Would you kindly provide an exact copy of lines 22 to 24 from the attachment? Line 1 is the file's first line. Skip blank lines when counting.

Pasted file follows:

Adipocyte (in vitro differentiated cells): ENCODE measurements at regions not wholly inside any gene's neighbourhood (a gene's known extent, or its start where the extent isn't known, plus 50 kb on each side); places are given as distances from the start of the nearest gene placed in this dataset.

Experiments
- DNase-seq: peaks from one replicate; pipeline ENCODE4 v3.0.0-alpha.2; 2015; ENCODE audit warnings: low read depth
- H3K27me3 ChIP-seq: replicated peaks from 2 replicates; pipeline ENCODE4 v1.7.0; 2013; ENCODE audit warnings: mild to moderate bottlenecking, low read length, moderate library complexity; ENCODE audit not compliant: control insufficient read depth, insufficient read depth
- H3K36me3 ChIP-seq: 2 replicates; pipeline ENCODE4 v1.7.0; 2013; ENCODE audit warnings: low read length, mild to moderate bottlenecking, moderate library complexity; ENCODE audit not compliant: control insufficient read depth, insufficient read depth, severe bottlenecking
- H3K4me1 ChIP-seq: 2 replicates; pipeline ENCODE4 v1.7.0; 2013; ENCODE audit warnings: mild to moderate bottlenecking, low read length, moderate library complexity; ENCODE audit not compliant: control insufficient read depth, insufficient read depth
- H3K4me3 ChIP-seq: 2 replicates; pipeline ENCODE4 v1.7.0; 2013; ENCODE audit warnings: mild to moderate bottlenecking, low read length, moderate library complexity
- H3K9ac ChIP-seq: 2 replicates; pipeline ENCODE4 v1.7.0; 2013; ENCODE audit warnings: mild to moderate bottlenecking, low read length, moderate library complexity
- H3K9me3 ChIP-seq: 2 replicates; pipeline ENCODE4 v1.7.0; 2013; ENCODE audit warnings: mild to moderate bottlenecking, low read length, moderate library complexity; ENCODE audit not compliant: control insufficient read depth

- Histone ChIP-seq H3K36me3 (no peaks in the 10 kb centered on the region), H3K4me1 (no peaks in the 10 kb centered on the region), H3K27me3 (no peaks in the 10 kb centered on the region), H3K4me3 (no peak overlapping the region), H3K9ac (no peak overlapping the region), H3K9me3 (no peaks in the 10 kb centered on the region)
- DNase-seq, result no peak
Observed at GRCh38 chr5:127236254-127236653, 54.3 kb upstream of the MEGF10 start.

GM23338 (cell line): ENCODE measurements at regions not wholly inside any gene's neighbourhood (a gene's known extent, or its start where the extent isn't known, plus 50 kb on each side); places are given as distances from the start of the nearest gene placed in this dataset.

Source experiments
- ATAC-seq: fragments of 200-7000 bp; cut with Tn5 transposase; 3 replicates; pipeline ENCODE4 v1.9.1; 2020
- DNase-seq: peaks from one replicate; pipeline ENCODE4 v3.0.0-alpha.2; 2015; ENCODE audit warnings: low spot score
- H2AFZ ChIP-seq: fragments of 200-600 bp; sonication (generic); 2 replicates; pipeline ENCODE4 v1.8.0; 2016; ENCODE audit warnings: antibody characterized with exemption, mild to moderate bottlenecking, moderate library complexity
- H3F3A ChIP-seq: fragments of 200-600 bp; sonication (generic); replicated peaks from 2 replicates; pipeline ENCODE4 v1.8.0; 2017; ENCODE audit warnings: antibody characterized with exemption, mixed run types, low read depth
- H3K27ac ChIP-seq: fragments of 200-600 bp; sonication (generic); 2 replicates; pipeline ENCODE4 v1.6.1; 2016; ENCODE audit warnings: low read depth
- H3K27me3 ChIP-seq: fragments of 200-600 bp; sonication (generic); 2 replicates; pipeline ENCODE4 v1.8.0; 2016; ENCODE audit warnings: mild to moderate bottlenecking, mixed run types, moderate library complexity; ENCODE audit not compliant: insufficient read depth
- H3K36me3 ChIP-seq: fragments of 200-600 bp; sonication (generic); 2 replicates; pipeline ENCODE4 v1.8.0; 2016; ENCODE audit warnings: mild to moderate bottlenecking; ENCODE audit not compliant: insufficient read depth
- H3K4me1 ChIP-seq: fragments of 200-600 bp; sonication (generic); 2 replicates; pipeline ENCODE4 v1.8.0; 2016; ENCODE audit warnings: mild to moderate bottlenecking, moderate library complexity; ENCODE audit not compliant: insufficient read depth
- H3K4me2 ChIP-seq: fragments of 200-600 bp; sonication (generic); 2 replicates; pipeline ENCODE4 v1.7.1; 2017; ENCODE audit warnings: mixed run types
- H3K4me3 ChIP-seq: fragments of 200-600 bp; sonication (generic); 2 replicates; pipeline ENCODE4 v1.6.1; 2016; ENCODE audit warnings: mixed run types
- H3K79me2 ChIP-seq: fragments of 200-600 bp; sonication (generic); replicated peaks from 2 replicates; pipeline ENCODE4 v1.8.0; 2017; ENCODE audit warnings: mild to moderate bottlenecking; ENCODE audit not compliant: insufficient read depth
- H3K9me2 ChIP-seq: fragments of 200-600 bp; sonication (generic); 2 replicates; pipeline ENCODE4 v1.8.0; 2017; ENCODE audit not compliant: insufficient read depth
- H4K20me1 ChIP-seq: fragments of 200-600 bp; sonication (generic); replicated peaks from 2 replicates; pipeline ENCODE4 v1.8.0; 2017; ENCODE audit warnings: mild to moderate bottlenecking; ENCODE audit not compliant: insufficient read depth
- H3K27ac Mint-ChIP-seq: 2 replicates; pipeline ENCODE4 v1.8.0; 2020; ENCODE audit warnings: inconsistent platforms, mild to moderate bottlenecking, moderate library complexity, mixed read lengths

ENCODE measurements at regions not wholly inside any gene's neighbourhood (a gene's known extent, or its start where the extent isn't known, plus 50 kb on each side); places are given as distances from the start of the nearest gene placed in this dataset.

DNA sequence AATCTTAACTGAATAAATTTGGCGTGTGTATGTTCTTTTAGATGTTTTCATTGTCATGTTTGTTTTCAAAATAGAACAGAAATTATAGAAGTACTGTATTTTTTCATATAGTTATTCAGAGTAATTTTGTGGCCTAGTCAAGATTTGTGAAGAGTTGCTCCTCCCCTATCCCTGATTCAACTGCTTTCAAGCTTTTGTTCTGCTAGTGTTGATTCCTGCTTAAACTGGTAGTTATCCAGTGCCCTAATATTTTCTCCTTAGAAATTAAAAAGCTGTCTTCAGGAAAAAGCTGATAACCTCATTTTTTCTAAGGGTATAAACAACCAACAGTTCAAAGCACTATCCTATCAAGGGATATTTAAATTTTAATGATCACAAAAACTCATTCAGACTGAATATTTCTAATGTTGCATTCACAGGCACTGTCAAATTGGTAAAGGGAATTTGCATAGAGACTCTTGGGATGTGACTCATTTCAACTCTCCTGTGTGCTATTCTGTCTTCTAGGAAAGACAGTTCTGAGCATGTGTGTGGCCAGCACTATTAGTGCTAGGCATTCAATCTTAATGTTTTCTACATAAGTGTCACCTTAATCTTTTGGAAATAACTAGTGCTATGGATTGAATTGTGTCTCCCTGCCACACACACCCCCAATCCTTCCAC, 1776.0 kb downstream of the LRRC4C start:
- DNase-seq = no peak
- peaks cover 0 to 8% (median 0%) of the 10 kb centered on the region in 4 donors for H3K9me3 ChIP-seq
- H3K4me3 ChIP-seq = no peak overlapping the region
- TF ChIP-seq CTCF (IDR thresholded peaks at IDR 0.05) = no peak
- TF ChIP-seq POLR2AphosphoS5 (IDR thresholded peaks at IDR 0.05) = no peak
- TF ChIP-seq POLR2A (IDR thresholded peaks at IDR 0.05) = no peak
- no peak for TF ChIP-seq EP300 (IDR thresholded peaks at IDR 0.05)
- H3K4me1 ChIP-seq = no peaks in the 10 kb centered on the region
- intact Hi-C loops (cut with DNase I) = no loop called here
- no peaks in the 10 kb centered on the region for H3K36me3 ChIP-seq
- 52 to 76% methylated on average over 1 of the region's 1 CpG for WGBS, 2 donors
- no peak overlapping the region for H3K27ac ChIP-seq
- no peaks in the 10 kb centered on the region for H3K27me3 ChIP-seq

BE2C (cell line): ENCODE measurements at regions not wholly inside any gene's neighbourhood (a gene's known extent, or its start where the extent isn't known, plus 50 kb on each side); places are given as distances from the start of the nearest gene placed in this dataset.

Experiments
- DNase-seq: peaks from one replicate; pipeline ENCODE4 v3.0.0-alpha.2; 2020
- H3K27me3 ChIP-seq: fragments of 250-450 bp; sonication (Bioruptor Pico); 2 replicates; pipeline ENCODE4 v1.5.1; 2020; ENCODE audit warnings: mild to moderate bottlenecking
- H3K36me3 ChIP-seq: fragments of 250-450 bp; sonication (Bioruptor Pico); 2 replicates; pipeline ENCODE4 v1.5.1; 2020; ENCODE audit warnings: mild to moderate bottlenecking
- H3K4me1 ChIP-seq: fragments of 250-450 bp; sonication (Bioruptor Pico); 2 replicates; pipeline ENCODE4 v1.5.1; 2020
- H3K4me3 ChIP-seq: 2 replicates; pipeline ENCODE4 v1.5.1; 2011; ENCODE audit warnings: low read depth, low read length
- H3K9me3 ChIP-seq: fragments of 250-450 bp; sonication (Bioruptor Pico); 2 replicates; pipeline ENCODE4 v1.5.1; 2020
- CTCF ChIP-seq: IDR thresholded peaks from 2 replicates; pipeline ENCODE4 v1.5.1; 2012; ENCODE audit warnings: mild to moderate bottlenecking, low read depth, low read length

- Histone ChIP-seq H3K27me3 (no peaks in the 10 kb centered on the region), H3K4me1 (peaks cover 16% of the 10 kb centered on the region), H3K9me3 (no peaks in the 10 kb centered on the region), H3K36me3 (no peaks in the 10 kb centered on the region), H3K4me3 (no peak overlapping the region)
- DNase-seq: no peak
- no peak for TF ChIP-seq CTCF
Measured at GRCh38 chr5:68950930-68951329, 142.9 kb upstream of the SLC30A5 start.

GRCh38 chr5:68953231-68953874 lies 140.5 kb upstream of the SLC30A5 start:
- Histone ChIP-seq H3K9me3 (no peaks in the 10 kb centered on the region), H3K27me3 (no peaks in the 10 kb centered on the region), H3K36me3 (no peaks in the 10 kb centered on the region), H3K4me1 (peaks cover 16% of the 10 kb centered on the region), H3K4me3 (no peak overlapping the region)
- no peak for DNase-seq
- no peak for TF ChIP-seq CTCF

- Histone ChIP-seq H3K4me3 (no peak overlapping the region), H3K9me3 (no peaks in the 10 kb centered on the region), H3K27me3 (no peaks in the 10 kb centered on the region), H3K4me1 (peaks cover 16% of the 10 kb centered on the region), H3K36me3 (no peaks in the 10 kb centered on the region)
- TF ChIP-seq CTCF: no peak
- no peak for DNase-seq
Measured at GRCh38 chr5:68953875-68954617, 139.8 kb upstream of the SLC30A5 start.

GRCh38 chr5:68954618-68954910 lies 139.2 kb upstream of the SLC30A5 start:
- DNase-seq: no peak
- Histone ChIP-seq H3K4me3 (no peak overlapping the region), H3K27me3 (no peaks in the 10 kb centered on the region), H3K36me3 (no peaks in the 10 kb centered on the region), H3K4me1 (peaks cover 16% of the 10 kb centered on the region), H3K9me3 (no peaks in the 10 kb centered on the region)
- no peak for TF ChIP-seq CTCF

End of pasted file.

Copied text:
- H3K4me1 ChIP-seq: fragments of 200-600 bp; sonication (generic); 2 replicates; pipeline ENCODE4 v1.8.0; 2016; ENCODE audit warnings: mild to moderate bottlenecking, moderate library complexity; ENCODE audit not compliant: insufficient read depth
- H3K4me2 ChIP-seq: fragments of 200-600 bp; sonication (generic); 2 replicates; pipeline ENCODE4 v1.7.1; 2017; ENCODE audit warnings: mixed run types
- H3K4me3 ChIP-seq: fragments of 200-600 bp; sonication (generic); 2 replicates; pipeline ENCODE4 v1.6.1; 2016; ENCODE audit warnings: mixed run types